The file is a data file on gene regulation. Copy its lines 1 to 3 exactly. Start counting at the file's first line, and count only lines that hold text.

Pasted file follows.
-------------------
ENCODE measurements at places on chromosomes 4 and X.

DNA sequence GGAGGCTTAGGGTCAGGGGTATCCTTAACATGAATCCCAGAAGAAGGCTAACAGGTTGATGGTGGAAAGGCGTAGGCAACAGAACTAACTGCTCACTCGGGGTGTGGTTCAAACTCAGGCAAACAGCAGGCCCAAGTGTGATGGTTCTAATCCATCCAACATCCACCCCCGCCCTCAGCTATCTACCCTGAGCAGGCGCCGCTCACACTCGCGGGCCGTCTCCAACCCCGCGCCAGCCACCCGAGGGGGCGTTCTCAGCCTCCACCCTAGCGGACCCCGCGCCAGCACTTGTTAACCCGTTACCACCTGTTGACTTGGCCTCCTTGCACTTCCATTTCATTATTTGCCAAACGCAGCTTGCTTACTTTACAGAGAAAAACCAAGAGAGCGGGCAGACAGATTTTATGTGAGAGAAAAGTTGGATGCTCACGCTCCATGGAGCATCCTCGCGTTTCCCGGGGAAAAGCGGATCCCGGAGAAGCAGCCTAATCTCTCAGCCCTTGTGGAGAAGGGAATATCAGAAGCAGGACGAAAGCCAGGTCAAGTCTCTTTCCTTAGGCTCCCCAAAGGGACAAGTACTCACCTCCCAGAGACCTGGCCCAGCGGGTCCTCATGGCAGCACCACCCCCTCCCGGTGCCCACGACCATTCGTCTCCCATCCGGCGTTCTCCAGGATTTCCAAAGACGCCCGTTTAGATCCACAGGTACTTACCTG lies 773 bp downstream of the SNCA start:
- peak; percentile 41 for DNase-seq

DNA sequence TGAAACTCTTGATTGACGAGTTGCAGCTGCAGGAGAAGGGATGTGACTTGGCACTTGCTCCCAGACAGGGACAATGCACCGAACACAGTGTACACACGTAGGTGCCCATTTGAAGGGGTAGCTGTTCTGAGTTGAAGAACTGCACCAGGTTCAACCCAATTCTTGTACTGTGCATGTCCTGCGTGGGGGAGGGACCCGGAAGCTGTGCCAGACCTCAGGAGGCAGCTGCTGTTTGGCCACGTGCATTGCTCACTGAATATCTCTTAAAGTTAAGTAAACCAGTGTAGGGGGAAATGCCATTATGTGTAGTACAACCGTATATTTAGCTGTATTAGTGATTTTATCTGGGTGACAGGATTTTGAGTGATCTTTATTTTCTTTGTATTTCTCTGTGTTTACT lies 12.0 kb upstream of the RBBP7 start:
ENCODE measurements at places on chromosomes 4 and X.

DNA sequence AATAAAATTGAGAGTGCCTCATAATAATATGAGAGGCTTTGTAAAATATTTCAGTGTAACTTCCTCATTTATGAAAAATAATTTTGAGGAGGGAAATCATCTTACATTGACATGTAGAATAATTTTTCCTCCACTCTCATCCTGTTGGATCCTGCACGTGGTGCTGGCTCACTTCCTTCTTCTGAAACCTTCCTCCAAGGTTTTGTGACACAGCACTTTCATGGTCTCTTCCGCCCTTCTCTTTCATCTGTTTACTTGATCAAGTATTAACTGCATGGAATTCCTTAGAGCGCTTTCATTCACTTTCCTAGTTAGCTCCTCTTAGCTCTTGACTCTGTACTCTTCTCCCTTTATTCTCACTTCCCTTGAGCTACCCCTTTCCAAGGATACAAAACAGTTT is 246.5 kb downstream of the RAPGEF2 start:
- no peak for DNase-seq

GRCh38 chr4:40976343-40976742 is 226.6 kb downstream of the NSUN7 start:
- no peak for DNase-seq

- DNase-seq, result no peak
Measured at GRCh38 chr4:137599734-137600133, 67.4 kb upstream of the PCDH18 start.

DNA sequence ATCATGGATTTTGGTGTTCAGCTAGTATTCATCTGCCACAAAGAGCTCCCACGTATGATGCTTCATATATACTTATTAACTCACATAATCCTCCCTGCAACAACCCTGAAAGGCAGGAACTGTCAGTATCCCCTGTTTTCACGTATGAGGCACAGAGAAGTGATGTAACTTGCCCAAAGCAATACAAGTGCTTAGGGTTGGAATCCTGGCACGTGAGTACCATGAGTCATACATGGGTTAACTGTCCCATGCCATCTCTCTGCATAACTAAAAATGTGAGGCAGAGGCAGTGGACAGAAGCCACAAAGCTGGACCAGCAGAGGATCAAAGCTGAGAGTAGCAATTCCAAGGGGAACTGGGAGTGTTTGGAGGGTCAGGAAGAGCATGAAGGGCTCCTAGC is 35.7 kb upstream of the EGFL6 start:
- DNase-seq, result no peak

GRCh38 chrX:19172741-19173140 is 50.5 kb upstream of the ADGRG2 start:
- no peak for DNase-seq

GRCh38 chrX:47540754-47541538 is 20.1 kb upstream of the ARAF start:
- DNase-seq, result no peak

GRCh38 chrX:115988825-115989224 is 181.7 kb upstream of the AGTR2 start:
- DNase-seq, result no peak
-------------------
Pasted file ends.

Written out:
ENCODE measurements at places on chromosomes 4 and X.

DNA sequence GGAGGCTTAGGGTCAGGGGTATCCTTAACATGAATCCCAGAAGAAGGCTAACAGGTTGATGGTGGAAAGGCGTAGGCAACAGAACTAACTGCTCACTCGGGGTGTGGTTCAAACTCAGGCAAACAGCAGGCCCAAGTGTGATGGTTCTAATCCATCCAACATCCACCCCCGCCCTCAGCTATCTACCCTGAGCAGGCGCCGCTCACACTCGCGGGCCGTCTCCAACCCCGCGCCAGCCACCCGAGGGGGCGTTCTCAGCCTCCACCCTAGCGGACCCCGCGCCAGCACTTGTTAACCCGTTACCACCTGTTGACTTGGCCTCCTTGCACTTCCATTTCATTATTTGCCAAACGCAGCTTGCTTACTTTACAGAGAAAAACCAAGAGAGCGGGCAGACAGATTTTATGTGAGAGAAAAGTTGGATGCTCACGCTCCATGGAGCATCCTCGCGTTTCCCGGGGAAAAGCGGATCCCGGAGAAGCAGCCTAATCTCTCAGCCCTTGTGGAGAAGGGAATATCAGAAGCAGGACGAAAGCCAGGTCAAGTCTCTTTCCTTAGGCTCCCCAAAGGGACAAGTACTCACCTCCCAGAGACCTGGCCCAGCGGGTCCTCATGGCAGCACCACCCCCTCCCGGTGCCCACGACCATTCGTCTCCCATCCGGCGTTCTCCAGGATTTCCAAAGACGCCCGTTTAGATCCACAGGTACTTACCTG lies 773 bp downstream of the SNCA start:
- peak; percentile 41 for DNase-seq